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  • Installing and running the .exe as a service

    Now I have my .ex. Can I install and run it as a service?

  • #2
    Search 'service', message subject, all forums, all dates ==> 113 hits. Many directly address your question.
    Michael Mattias
    Tal Systems (retired)
    Port Washington WI USA
    [email protected]
    http://www.talsystems.com

    Comment


    • #3
      Virginio,

      As Michael pointed out, there are a number of examples of how to do this. I would just like to toss out a bit of caution here though. Unless you are pretty sure your app is "service compatible", be very careful. You won't likely mess up your computer, but you can make it difficult to get back to normal.

      Not just any program should run as a service. It needs to meet some pretty strict requirements. The least of which is that it should have no interaction with the host computer. Yes, there are exceptions, and yes it can be done safely, but its not easy to create a service that interacts with the desktop...they weren't made for that.

      If you need interaction, you're better off writing a 'control program' that talks to the user and your service 'from the middle'. Lots of ways to do that too, some examples are on the forum.

      Bottom line, 'service apps' and 'regular apps' are not the same and they can't be mixed and matched without some fore-thought.
      Software makes Hardware Happen

      Comment


      • #4
        For a user interactive desktop program, you can make a link in
        Start/All Programs/Startup
        to have it start at log-in/bootup.
        Dale

        Comment


        • #5
          i would like to do the service thing too, but i took the easy way.
          i wrote a program with pbwin and it starts off with a hidden dialog.
          the program can be killed or stopped with the task manager.
          i gave the dialog a name of something that looks like part of the system, because i wanted it to run in a harmless way but also be concealed in some way.

          i have the program start as a runonce program then when the program starts, it sleeps for a certain amount of time after the computer boots.

          i wrote a program that can make any dialog unhidden and that is what i use if i want to bring the dialog to view or any other program i want running in this fashion.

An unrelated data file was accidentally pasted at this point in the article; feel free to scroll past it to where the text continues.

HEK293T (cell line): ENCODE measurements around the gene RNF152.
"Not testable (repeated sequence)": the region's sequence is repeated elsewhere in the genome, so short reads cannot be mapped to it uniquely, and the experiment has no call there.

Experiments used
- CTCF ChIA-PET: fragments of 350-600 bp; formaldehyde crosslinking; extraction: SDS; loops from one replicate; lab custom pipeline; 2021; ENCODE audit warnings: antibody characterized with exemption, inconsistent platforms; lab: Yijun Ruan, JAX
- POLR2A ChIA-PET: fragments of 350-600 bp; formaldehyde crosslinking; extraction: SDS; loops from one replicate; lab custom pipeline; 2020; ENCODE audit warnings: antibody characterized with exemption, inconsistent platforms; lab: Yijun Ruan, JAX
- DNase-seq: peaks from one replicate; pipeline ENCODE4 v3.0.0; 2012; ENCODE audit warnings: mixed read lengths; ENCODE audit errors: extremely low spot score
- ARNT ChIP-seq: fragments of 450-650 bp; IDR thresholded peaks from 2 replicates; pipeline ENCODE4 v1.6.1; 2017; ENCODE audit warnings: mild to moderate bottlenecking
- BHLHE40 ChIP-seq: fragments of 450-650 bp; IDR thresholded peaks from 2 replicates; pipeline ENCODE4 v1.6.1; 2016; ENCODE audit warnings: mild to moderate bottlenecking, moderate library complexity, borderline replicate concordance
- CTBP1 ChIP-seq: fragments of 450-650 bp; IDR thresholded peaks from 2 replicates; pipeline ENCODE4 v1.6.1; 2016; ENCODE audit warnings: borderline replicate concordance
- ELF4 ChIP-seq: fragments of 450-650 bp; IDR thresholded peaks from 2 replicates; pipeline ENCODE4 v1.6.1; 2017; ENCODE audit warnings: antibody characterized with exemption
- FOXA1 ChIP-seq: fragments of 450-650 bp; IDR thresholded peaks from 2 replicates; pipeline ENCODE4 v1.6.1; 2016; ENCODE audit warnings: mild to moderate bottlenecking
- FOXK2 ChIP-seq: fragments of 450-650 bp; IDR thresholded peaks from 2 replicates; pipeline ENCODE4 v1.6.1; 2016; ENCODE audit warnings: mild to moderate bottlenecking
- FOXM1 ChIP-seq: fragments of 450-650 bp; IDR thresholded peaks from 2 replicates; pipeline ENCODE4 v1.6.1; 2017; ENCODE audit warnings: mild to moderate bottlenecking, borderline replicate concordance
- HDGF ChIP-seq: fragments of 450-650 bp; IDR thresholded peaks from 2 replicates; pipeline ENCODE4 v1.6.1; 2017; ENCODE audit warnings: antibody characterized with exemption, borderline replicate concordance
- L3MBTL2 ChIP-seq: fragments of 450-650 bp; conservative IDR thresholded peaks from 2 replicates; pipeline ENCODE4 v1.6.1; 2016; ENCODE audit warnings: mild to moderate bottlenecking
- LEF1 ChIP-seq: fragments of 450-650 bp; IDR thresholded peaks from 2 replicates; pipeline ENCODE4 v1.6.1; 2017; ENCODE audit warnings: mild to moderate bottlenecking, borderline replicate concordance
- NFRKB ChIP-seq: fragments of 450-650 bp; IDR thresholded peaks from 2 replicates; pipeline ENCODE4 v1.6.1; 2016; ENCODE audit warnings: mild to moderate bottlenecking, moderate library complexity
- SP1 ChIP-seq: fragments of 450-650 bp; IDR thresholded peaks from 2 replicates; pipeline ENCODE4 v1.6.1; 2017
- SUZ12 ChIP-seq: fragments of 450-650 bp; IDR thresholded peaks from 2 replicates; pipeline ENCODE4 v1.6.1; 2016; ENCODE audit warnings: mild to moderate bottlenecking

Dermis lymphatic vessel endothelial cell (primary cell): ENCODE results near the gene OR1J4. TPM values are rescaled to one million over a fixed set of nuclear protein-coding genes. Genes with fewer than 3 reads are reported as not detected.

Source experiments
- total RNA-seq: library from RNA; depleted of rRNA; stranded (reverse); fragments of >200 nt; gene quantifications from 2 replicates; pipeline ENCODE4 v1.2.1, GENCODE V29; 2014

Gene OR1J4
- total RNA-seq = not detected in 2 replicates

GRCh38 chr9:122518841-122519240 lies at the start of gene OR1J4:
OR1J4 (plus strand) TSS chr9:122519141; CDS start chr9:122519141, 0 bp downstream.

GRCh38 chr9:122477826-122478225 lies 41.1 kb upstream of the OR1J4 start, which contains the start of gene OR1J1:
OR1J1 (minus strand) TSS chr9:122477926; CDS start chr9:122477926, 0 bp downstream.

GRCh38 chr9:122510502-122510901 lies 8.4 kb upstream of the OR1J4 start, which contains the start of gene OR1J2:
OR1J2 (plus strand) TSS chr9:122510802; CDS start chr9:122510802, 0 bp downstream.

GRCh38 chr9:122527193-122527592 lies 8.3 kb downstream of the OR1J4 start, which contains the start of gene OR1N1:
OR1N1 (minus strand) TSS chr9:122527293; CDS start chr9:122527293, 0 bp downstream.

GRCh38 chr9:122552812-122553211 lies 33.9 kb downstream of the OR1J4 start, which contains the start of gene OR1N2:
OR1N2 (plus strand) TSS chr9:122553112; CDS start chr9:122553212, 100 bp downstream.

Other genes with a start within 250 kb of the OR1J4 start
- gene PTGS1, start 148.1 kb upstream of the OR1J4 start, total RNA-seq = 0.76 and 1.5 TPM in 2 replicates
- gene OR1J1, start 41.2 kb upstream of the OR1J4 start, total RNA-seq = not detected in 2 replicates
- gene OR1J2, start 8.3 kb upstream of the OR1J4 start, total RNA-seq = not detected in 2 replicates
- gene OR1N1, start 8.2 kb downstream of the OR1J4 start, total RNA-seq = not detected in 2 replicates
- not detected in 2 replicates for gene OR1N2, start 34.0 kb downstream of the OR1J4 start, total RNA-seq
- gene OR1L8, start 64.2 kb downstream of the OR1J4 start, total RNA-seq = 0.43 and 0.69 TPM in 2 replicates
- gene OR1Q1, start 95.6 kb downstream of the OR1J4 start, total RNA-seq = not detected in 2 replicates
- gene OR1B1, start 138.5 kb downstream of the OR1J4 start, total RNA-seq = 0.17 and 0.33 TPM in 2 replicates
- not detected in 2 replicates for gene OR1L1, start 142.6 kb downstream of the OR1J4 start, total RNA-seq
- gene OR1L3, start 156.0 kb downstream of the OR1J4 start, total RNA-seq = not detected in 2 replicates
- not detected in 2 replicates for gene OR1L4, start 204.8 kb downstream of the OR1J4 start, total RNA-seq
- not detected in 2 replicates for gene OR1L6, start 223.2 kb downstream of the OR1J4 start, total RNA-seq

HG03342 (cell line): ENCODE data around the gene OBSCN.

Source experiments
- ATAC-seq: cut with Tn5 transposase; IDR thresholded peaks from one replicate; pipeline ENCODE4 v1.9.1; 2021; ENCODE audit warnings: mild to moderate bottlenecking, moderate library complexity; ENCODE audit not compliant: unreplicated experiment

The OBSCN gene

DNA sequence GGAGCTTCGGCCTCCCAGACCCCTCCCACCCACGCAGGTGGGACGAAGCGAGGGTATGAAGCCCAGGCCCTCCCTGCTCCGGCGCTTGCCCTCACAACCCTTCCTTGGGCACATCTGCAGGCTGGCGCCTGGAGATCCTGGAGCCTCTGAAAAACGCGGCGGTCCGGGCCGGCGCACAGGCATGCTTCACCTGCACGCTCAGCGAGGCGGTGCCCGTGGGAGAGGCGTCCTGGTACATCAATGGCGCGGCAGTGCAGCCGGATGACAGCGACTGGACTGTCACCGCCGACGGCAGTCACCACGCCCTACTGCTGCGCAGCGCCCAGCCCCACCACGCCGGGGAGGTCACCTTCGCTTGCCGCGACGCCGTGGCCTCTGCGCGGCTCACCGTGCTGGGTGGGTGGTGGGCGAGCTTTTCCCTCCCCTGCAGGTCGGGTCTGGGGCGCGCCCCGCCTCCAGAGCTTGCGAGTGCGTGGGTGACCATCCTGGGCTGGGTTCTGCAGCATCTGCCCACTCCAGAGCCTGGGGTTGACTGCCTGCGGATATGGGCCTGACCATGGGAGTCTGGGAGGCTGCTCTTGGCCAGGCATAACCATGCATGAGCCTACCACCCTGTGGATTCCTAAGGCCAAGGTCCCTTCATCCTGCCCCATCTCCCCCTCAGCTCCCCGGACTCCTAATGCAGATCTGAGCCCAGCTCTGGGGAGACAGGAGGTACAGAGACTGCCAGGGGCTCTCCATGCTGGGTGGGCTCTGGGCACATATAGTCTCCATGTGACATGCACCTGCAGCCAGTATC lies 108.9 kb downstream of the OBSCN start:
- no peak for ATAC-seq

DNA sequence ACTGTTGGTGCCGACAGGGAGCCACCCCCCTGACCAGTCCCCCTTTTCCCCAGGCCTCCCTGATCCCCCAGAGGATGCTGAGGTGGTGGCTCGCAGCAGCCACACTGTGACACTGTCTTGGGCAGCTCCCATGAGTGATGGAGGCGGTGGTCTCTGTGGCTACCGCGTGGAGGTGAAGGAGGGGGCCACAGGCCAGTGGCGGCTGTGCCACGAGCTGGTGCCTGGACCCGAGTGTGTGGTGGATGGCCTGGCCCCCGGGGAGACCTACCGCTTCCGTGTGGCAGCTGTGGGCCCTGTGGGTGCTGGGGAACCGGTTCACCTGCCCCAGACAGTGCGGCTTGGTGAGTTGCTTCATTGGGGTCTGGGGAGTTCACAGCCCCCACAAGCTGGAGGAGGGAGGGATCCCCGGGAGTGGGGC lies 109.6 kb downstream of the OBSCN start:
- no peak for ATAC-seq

if you decide to the service thing, please display some code so i can learn too.
          paul
          p purvis

          Comment


          • #6
            There's a very nice Windows Service Boilerplate in the Source Code section of the forum, which includes routines to register/deregister (it's really all about "registering" an EXE as a service to the Service Manager) an EXE as a service.

            Problem is: Your EXE needs to be designed to run as a service. It's a lot different than a typical desktop app.

            Only got the URL to the old UBB posting, but that still works: http://www.powerbasic.com/support/fo...ML/003954.html

            Have used that myself and it worked flawlessly.

            Comment


            • #7
              Have used that myself and it worked flawlessly.
              Ditto.

              Paul,

              I understand your reasoning, but if I purchased a program that did this, I'd be very upset, and depending on where you live, and what the program did, and how your license agreements worked, you could be in for other legal issues too.

              It appears to the average user (at least the not-so-average) that you are trying to hide something this way. Its so un-standard that the only logical conclusion is that it has a malicious intent, otherwise, why go to such extremes? If it were a program that should always be running regardless of whether the user is logged in or not (the #1 consideration for using a service), then it should be run as a service. If its not, then (a) you're either doing something maliciously, or you're not a very good programmer (THIS IS NOT what I'm saying, its how it usually APPEARS to people when they see such non-standard methods).